Grape veraison is just beginning in Concord grapes, especially where there is more light exposure. Early coloring varieties such as Marquette and Geneva Red have already undergone veraison. The third generation of grape berry moth continues; this generation began laying eggs about 10 days ago. See “Grape berry moth pressure lower in 2015 – control window approaching for southern Michigan” by Michigan State University Extension for more information. Both juice and wine grape berries are resistant to fungal disease infections at this time. We are getting dew almost every morning, so this is the time when downy mildew can really move quickly in a vineyard. Growers need to protect leaves of susceptible varieties. Wine grape growers should apply a botrytis fungicide at veraison to reduce late-season fruit rots.

In wine grapes, scout for potato leafhoppers. Grape leafhoppers is scarce in juice grapes. Japanese beetles are feeding on leaves in some vineyards. Usually, only severe outbreaks of these insects require treatment, and pressure has been very light this year in most areas

Blueberry harvest has passed its peak in southwest Michigan. ‘Elliott’ continues with good volumes and good quality berries. SWD numbers are generally low in sprayed fields, but SWD numbers in fence rows vary widely depending on which wild fruits are ripe and their abundance. Growers will need to reapply protectant materials for SWD after rains where harvest will continue in the field. Frequent picking reduces the amount of time the fruit is availble to SWD. Growers should be testing fruit for SWD larvae applying fungicides to protect fruit from anthracnose and alternaria fruit rots and new shoots from stem blights such as phomopsis. Growers who have finished for the season are applying long-last materials such as chlorothalonil.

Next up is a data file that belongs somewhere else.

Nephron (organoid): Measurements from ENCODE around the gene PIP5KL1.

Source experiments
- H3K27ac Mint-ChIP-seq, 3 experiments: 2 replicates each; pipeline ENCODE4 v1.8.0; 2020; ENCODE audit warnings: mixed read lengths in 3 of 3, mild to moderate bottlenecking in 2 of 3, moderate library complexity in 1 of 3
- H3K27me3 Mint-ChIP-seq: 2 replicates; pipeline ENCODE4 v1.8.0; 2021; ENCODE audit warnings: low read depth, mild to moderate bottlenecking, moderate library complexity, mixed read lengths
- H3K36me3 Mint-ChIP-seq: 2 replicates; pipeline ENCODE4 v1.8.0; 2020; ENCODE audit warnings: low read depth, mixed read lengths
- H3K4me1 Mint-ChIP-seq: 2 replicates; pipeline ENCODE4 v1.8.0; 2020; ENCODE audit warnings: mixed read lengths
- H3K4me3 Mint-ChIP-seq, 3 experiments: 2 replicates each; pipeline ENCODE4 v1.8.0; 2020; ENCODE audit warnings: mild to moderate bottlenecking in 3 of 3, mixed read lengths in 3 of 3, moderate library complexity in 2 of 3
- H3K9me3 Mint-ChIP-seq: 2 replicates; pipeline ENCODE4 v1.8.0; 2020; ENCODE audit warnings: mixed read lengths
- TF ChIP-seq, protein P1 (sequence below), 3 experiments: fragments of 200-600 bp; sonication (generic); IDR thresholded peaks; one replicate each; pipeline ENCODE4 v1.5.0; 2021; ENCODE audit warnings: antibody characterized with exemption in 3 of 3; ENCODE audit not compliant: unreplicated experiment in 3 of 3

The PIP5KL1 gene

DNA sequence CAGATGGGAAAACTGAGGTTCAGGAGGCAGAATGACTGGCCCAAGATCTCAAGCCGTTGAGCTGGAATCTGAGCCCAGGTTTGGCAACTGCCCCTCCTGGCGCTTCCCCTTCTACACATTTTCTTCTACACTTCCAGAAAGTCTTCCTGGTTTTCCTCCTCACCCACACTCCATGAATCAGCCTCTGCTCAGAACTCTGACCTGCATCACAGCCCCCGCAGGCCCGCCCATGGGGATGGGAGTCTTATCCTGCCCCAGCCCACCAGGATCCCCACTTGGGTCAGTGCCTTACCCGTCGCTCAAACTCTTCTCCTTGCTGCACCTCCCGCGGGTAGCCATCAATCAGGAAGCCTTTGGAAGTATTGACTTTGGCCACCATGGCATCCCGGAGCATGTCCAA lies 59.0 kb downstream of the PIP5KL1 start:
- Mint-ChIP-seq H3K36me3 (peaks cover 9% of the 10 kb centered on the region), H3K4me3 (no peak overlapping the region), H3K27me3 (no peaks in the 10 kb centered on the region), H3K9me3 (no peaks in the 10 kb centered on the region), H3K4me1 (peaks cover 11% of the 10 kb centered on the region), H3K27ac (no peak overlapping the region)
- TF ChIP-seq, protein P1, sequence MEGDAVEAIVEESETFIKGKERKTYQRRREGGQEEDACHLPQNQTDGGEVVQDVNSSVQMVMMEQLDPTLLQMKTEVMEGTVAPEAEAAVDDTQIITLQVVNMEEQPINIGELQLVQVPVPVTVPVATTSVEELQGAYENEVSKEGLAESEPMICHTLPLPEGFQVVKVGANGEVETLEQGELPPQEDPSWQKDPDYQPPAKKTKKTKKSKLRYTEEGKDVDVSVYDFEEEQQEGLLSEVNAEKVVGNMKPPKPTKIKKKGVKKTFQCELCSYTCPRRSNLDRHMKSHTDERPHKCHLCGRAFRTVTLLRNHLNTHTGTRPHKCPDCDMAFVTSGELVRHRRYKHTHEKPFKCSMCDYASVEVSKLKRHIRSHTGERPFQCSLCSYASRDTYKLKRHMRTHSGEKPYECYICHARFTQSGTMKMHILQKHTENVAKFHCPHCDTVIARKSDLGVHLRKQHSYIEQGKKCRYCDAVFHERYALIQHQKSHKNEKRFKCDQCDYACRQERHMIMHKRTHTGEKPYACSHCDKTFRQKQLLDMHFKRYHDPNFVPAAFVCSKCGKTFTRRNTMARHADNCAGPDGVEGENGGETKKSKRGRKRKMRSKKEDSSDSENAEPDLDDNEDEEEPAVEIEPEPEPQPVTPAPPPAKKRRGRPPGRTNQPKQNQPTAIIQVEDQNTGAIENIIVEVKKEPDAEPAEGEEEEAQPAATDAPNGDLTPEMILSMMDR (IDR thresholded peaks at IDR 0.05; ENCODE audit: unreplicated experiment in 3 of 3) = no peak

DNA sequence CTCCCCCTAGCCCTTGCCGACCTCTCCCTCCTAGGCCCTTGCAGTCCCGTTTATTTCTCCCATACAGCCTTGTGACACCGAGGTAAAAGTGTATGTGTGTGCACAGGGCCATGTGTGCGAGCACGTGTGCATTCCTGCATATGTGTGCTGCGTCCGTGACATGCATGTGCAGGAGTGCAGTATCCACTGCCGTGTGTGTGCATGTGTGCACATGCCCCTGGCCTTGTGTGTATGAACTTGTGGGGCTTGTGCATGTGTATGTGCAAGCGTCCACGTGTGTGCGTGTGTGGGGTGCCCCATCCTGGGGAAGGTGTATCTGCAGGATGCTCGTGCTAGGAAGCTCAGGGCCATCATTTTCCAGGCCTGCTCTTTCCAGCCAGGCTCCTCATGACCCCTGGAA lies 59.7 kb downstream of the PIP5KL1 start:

Soil conditions have been dry and irrigation systems have been running. The potential evapotranspiration at his time is over an inch of water for the week. Evapotranspiration this coming week will be about the same, less than 0.2 inches of water per day. This week’s showers may be spotty with some growers receiving very little rain. See “Irrigating Michigan blueberries” for more information. There is new shoot growth in fields where soil moisture is good. Fruit buds are starting to form in some early varieties.

Strawberry fields generally look good in irrigated and unirrigated fields. Be sure to protect newly emerging leaves against potato leafhoppers and foliar diseases.

Raspberry harvest has ended in summer red raspberries. SWD and Japanese beetles are out and can be a problem in raspberries. Fruit on fall bearing red raspberries and primocane bearing blackberries appears to be ripening slowly. A little fruit is being harvested, but more is expected in the next few weeks. Growers with ripening fruit need to time their SWD controls with harvest and pay close attention to the pre-harvest intervals (PHI) on the pesticide label. Raspberries and blackberries are very attractive to SWD and growers need to pay close attention to this pest. See the SWD recommendations for caneberries at the MSU Spotted Wing Drosophila website.

See also